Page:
the audience, and allows for some more subtle control over the balance
between music and environmental soundscape.  The environmental sound
contains such elements as murmured voices, singing (very distanced),
traffic and city atmosphere, altered sounds from nature, and other
similar environmental building blocks.  There is also a purely musical
environment,  music that is algorithmically generated, controlled
by the interactive motion sensors built into the set.

Povall and Mitchell are co-creating the electronic  score for the
piece, each developing their own sound environments which ultimately
combine to become a single sound score.  The composers share common
data generated directly by the performers, through actual and virtual
triggers.  The real triggers are light sensing devices built into the
set;  the virtual triggers are created within an Amiga computer, using
a digitized view of the stage.  The dancers are able to change the
music, soundscape, video imagery and stage lighting environment by
moving through  programmable triggers in the virtual space of the
computer screen. Kathleen Smith's choreography is designed to take
maximum advantage of the virtual space.

The Last Garden premieres April 7th through 11th at the Arizona State
University's Institute for Studies in the Arts.  Sites are still being
sought for a fall  '93 tour.


                <<<<<<< PROGRAMS, PRODUCTS, REVIEWS >>>>>>>


Aviva Rahmani
Box 692, Vinalhaven
Maine  04863  USA

As part of my GHOST NETS project I will restore wildlife habitat on a
section of the Maine Island where I live by reclaiming the land and
portions of the waters.  This includes informally replanting indigenous
shrubs, trees and wildflowers, some of which are rare or protected
species; re-establishing water routes and habitats for displaced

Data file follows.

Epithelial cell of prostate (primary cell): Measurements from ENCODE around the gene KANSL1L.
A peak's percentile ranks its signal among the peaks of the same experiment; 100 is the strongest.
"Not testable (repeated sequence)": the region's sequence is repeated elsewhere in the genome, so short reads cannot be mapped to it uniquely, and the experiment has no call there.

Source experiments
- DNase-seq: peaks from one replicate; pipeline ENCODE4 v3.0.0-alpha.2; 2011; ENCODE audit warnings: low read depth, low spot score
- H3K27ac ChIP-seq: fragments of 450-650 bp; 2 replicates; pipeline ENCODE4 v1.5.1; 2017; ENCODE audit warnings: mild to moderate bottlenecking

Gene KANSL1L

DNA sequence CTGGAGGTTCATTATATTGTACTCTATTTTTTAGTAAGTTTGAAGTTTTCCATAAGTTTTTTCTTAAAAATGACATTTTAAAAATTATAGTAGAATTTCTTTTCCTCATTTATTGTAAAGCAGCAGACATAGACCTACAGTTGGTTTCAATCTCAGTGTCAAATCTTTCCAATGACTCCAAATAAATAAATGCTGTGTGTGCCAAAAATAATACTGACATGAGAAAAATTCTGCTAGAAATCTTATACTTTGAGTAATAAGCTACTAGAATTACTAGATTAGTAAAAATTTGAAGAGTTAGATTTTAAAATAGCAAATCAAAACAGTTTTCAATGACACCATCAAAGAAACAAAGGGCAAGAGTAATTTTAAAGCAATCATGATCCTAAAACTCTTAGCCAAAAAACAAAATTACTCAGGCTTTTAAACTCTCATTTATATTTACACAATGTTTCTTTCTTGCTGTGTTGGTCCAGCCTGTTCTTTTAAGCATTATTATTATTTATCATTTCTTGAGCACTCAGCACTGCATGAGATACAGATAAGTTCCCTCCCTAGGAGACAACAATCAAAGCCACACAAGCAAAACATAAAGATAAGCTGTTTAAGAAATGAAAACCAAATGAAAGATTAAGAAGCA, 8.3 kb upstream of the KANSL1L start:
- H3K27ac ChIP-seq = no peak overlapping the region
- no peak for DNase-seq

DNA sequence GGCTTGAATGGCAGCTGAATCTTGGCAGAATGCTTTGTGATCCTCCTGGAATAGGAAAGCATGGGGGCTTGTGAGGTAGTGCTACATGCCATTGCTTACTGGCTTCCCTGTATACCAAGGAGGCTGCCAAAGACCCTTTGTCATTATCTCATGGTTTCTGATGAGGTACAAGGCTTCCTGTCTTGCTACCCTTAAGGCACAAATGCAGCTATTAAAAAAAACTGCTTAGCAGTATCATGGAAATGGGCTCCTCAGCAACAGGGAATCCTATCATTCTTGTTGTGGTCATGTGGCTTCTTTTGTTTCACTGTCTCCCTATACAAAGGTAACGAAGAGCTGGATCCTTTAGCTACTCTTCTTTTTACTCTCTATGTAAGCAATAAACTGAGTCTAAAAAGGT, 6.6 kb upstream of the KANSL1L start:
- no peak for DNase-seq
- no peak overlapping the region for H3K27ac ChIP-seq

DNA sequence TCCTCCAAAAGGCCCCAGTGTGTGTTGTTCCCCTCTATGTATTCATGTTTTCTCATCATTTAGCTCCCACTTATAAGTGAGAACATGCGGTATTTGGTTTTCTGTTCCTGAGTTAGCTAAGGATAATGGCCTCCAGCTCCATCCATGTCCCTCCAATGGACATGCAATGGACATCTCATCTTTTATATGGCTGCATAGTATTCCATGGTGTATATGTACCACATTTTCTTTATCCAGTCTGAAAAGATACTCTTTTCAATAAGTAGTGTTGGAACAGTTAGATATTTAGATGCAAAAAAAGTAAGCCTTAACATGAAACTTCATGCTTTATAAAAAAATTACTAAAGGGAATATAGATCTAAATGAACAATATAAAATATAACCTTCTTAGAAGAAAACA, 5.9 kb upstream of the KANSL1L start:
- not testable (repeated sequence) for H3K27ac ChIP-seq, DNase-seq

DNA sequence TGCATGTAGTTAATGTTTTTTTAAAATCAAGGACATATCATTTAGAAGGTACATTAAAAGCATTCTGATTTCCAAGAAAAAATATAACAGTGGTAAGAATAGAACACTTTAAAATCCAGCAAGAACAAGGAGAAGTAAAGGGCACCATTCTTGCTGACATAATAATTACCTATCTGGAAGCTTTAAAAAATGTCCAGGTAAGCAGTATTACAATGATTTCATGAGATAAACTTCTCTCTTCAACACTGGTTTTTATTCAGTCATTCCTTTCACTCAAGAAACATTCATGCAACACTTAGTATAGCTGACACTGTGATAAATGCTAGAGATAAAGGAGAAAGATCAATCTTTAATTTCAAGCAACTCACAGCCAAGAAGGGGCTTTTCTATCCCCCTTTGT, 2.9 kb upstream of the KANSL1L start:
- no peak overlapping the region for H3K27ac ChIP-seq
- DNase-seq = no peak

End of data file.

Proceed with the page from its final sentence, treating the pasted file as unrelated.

animals, such as bats, bluebirds and butterflies; restoring earth
wounded by industrial and commercial activities such as a sawmill, a
garbage dump, and a speculative building site, while maintaining areas
that are considered good nesting sites such as dead trees.  As Jude
Schwendenwien wrote in the September-October 1991 issue of SCULPTURE, I
work to "return the land to its prehabited state, before the arrival of
people on the island 200 years ago...The land will ideally become a
self-sustaining ecology bearing seeds, fruits and nuts that are
beneficial to birds and insects.  Like other site-specific reclamation
projects, this piece illuminates ecological problems and solutions in a
systematic manner."
ed: THE MEDICINE WHEEL GARDEN, that began Rahmani's GHOST NETS (an
environmental art project) is described in the "Words on Works" section
of LEONARDO 25(1), 1992, pp. 96-97.



Anna Couey
Telecommunications Subcommittee/TISEA
Arts Wire Network Coordinator
1077 Treat Ave.
San Francisco, CA 94110 USA
Email: <couey@well.sf.ca.us>; <couey@tmn.com>

The Third International Symposium on Electronic Art (TISEA), which took
place in Sydney, Australia, November 9-13, 1992, was an international